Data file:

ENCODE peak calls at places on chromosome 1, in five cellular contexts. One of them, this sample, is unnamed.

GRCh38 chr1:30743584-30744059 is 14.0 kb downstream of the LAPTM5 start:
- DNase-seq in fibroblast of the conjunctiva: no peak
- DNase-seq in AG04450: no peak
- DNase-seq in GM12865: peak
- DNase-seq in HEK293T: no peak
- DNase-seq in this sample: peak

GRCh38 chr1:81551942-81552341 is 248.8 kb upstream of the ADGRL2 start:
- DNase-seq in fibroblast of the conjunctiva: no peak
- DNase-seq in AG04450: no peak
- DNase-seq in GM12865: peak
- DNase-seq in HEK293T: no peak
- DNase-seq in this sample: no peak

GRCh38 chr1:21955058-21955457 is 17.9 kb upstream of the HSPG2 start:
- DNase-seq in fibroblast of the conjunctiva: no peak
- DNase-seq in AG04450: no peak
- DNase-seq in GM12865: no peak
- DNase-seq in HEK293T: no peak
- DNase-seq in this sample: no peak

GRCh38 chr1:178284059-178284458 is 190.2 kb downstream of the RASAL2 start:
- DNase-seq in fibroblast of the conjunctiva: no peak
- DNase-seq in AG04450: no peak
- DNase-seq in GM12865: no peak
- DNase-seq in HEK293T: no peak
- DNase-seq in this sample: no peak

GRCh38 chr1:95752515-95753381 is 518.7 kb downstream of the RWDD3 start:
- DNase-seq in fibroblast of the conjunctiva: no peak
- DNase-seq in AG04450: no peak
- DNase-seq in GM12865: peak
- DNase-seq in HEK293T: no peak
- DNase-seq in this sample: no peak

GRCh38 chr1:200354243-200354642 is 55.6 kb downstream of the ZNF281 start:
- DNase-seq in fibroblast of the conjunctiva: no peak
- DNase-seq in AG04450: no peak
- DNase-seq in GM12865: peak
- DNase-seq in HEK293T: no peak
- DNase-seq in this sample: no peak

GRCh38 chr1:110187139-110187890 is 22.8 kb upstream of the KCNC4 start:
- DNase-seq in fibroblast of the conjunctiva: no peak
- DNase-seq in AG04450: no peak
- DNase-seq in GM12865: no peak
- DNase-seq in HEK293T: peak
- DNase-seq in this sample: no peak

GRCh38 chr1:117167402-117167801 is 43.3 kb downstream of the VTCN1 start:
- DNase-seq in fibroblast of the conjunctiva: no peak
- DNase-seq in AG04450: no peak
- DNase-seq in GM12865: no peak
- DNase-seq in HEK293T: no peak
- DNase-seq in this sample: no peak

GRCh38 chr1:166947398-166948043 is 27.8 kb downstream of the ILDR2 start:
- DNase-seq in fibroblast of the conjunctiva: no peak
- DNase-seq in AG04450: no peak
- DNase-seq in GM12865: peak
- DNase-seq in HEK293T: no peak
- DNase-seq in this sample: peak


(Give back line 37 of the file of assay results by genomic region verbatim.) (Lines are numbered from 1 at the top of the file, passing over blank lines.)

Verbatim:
- DNase-seq in this sample: no peak